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There is an infestation this year of gypsy moth caterpillars, which are eating all the leaves on every tree they can find (oaks are their favorite, but they will strip any tree that is available and has leaves). Photo by Kathy O’Flinn

The attack of the killer gypsy moth

Most years, we are inundated in summer with photos of bears. This year, my email inbox is full of photos of destructive, furry gypsy moth caterpillars. Several photos are dramatic before-and-afters, where a tree (usually an oak) is fully leafed one day, and completely stripped the next day.

The bad news is that it might already be too late to do anything about the infestation for this year (short of going out and squishing as many of the invaders as you can; this is non-scientific advice from a non-professional).

But the good news is that most trees are likely to leaf up again this season; and most trees will bounce back. 

Tree experts who were questioned for this article largely referred back to an informational page from the Connecticut Agricultural Experiment Station, which can be found at www.portal.ct.gov/-/media/CAES/DOCUMENTS/Gypsy_Moth/Gypsy-Moth-Fact-Shee....

The short version of the more detailed information in the informational PDF is that the gypsy moth caterpillars have been so abundant this year because it was a dry winter and spring. There is normally a fungus that keeps the population in check; that fungus was less present this year, because it was too dry. 

Those who’ve been here for a few years will recall that it’s been very dry for several years running now. And, therefore, there was also a gypsy moth epidemic in Connecticut in 2015-17. 

It’s probably already too late to keep this year’s caterpillars from invading your trees (they prefer oaks but will infest other types as well, everything from hemlocks to blueberries). The caterpillars hatched in late April/early May. You might have seen the tan-colored egg masses all over the trunks of your trees; each of those masses can hatch 100 caterpillars. 

In spring, it is possible to carefully remove the egg masses (and then completely destroy them, so there is no hatch). 

Once they’ve hatched, the caterpillars will continue to feed on your trees until late June or early July. Then they generally disappear for two weeks and come back as moths. They only survive in moth form for six to 10 days — just long enough to mate and hatch more eggs, on pretty much any surface they can find. Those eggs will hatch next year in spring.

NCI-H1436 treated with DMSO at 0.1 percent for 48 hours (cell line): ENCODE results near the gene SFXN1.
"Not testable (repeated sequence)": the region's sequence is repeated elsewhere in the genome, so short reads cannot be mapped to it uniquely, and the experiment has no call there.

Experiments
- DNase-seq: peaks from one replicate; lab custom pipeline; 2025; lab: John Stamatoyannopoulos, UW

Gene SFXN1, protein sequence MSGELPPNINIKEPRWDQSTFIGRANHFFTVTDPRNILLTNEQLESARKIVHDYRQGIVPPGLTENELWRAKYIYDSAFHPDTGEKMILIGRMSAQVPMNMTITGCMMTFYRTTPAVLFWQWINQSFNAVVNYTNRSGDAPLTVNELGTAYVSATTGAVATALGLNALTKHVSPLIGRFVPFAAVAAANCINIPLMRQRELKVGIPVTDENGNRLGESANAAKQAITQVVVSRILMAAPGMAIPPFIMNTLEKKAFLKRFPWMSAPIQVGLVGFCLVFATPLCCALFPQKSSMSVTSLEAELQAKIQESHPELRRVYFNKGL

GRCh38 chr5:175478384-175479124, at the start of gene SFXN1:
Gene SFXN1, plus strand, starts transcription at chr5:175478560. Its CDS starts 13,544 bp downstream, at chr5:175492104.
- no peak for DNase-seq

If you have a gypsy moth infestation, it seems logical to assume that you will have an abundance of egg masses on your property by late July. If you want to avoid another infestation next year, you will want to carefully scrape off and remove the egg masses and drown them in a container of soapy water. Dropping them onto the ground will not kill them. 

For anything that involves a strategy more complex than scraping and soapy water, it is of course best to consult an expert, either a forester or an arborist. Unfortunately, as the state notes in its extensive explanation of gypsy moth behaviour, when there is an infestation such as the one we’re having this year, it can be extremely difficult to get an appointment with a tree expert. 

In the meantime, it’s heartbreaking to watch the caterpillars destroy decades-old trees by eating all their leaves. Without leaves, trees can’t perform photosynthesis, which is as essential to them as breathing is to humans.

Healthy trees can usually survive one or more gypsy moth attacks, according to the Connecticut Agricultural Experiment Station. But older trees might not be able to make it. 

In the Tri-state region, there is not exactly a shortage of trees. But many of the most beautiful, stately types have been under attack for nearly a century. This area used to be famous for its elm trees, which succumbed to Dutch Elm Disease in the 1930s and 1940s.

Another famous local tree was the chestnut, which was beautiful, had edible nuts and provided a particularly perfect, rot resistant, straight wood that was used for houses and all sorts of industry. The American chestnut was almost entirely wiped out by a roughly 40-year blight period in the first half of the 20th century.

More recently, the emerald ash borer has been the cause of death of ash trees all over the region. 

Trees grow back, of course, A hybrid chestnut tree is being nurtured, with the hope of eventually repopulating forests; but it has taken decades to develop the new blight-resistant strain. 

The same is true with elm trees. The remaining elm trees in the region are being cared for by arborists, foresters and North Canaan’s Tom Zetterstrom and the organization he founded, called Elm Watch.

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